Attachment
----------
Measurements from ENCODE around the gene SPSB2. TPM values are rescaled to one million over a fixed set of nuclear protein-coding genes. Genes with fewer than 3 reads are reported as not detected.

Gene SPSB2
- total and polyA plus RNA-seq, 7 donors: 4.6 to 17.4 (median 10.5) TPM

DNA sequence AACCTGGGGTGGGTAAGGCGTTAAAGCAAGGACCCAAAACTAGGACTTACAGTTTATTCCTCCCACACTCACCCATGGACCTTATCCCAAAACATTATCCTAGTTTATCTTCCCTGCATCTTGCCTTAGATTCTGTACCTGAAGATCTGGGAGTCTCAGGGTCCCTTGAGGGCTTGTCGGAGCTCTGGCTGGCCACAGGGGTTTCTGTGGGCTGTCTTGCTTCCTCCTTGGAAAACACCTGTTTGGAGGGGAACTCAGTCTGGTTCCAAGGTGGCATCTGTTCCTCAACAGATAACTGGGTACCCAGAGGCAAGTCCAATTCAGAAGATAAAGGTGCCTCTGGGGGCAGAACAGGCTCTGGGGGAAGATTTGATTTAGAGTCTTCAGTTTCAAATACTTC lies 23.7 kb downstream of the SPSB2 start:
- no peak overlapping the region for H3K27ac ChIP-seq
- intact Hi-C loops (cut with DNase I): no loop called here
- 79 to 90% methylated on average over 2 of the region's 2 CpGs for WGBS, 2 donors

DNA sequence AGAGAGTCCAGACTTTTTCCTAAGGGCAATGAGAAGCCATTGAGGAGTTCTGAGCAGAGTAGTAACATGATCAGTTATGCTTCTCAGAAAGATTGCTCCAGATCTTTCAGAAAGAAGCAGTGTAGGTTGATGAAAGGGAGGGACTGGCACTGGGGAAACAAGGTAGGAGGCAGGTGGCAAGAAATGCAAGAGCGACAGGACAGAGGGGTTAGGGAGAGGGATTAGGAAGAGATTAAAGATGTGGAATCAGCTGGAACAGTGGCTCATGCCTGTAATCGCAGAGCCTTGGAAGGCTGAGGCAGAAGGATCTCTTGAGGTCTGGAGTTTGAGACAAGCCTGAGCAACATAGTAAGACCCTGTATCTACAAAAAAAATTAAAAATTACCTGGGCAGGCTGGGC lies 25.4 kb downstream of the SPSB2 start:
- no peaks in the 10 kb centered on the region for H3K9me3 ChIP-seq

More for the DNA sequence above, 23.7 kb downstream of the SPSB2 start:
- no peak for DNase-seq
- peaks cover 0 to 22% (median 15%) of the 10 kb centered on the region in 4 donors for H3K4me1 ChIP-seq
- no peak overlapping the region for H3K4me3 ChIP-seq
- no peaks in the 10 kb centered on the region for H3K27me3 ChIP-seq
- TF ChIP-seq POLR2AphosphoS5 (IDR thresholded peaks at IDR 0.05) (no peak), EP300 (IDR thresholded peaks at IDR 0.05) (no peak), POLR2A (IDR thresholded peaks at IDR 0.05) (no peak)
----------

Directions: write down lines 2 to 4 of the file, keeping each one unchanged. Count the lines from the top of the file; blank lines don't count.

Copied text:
Gene SPSB2
- total and polyA plus RNA-seq, 7 donors: 4.6 to 17.4 (median 10.5) TPM

DNA sequence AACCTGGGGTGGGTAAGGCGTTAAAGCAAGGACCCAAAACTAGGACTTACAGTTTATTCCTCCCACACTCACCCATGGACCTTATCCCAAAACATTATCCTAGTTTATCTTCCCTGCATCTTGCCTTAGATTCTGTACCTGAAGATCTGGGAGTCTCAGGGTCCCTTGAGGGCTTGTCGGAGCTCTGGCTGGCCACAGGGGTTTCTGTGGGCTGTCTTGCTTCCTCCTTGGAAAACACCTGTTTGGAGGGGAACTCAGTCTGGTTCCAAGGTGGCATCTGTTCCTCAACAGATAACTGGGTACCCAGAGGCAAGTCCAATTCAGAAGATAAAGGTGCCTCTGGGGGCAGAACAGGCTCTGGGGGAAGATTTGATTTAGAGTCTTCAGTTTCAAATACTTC lies 23.7 kb downstream of the SPSB2 start: